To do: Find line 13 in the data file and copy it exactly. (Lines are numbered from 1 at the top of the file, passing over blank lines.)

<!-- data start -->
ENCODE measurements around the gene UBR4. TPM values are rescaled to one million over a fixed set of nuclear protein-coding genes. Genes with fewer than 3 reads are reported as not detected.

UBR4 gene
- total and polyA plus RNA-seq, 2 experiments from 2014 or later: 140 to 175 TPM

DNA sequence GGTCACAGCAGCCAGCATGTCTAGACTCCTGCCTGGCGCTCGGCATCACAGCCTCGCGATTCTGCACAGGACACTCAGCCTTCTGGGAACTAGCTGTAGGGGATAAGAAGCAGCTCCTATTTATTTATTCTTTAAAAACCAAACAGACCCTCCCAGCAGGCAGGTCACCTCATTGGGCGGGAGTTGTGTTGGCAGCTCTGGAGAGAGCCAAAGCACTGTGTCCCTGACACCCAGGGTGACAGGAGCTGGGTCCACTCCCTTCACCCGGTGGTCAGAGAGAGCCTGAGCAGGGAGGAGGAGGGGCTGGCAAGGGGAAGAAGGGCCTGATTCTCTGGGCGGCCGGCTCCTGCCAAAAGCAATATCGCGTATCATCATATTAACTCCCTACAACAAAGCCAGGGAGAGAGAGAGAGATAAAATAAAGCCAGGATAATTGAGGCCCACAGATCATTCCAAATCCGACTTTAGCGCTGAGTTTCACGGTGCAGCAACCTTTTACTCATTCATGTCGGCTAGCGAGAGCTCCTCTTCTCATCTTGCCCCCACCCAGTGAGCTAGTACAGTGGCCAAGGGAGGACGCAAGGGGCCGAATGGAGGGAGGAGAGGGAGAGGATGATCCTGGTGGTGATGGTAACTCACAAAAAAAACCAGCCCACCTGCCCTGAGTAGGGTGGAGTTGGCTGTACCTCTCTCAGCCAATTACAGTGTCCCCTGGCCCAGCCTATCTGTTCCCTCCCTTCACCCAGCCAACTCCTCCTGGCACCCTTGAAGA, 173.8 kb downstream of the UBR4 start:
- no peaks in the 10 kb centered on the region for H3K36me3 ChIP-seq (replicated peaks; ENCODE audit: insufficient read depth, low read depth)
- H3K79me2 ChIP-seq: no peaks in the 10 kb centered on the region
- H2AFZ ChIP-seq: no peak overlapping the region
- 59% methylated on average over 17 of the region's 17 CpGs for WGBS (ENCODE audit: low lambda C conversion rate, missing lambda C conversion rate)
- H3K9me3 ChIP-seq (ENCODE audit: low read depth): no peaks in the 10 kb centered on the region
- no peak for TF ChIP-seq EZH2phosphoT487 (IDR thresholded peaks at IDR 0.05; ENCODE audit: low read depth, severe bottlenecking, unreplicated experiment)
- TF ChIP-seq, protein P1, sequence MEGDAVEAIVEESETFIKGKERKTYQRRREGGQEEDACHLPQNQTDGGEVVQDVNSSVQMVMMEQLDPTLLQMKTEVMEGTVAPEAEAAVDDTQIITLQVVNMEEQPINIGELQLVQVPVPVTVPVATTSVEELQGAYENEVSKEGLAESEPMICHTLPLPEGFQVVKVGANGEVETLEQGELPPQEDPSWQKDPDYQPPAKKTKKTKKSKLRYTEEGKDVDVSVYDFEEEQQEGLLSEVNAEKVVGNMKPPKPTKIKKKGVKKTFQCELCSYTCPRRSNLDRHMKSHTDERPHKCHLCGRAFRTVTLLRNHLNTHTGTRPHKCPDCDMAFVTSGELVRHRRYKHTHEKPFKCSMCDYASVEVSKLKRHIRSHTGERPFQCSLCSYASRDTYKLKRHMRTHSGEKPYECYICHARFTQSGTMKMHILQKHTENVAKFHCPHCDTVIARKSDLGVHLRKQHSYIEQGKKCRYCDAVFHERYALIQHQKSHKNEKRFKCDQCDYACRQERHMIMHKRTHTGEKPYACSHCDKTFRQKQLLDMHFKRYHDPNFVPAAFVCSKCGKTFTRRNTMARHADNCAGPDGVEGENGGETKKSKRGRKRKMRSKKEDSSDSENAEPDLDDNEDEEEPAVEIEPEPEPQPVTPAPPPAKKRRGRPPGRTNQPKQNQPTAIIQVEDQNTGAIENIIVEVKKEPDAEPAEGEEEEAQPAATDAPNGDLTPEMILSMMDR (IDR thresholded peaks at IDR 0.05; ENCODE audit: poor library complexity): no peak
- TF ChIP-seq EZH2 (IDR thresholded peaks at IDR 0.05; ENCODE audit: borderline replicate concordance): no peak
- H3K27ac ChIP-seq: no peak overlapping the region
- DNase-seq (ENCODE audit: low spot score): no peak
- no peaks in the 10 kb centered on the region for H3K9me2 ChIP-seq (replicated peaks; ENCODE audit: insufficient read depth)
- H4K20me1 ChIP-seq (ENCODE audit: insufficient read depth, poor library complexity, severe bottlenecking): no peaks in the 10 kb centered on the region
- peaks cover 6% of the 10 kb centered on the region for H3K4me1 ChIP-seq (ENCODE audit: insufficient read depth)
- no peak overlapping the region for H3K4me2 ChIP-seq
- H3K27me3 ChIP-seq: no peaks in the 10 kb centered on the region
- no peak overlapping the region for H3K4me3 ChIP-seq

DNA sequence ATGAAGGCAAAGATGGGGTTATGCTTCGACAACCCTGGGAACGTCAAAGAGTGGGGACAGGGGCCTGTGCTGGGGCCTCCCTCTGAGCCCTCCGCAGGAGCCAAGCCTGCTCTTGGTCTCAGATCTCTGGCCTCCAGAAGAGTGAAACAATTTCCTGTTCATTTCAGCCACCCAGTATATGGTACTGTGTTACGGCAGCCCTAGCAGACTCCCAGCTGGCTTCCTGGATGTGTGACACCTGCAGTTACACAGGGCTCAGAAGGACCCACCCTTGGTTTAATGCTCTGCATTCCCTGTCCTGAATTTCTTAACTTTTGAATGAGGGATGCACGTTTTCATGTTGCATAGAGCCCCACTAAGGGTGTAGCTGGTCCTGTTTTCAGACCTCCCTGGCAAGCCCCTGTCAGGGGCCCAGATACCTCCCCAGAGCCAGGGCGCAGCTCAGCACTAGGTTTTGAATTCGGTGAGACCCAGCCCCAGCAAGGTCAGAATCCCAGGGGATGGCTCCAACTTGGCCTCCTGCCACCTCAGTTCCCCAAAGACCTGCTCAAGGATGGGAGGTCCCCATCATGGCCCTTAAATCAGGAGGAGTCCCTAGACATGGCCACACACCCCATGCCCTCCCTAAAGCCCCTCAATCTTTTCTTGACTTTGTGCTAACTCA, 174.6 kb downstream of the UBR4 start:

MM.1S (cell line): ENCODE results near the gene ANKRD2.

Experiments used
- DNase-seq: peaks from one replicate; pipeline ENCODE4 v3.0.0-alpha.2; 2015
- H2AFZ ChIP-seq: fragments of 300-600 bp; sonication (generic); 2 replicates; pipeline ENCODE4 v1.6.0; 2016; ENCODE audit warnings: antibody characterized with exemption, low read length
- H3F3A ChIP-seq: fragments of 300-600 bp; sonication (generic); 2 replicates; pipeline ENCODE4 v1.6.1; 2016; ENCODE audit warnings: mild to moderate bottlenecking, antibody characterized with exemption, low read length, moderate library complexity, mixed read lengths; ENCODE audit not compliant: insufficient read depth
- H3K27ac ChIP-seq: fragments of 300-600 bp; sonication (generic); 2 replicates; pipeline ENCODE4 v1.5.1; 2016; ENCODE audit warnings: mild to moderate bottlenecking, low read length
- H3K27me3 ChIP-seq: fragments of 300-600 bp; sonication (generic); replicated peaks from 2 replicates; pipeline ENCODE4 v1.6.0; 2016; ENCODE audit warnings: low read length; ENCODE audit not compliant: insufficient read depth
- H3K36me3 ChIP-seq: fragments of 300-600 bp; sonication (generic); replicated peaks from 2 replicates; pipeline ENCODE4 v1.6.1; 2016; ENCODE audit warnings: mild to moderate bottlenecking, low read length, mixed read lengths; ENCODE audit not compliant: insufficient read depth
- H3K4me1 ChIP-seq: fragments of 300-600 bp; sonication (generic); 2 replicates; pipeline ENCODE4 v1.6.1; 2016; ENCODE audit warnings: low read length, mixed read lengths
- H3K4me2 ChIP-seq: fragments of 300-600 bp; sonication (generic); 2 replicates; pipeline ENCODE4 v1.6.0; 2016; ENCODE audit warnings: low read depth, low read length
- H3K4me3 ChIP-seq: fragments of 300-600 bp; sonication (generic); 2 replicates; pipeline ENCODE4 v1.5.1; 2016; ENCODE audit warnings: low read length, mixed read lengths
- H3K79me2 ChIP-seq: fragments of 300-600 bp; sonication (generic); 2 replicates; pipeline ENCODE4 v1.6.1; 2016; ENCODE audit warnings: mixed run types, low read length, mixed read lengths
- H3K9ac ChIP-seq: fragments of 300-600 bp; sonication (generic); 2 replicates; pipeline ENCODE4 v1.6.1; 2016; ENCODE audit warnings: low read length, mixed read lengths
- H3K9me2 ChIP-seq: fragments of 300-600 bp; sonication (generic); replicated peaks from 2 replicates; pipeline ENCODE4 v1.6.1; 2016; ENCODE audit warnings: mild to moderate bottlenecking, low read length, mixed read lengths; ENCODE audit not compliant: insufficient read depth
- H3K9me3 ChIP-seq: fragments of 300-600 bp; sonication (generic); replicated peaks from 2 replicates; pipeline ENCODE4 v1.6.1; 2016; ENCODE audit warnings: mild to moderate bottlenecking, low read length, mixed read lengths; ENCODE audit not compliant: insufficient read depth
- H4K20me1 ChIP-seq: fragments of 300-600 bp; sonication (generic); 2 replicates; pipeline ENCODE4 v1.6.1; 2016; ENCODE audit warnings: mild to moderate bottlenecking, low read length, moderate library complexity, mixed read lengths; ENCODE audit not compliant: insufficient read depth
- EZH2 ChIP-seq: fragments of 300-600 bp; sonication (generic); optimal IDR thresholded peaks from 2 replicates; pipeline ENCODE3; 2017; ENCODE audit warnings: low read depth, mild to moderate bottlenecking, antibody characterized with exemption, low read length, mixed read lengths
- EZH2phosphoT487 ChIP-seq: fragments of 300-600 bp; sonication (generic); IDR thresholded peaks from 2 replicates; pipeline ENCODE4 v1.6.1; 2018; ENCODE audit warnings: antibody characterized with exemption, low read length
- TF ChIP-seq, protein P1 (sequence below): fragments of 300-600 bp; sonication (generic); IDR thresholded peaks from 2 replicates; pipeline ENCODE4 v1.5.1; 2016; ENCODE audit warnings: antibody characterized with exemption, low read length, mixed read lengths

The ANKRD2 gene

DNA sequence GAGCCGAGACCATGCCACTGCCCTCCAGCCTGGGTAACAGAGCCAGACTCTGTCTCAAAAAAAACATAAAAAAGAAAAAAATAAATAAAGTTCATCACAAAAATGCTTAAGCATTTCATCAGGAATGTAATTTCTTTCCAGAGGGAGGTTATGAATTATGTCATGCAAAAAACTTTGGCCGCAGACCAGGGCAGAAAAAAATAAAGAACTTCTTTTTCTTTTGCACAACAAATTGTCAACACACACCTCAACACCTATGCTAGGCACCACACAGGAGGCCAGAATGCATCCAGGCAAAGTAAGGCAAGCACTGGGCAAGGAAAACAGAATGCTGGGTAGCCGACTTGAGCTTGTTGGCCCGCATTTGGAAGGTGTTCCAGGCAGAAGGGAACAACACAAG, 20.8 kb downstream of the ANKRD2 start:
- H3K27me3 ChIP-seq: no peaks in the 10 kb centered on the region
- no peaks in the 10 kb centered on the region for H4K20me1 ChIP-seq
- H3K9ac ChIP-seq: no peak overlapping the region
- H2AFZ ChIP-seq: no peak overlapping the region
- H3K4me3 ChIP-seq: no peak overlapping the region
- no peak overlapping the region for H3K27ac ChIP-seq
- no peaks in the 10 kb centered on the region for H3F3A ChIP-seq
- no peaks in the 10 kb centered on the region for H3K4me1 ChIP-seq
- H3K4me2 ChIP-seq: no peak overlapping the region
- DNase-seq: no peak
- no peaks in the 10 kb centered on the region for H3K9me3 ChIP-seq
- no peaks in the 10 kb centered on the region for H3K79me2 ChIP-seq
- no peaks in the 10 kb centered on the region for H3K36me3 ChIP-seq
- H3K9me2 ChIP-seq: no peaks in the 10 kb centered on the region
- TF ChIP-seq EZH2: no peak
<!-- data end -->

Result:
- H3K27ac ChIP-seq: no peak overlapping the region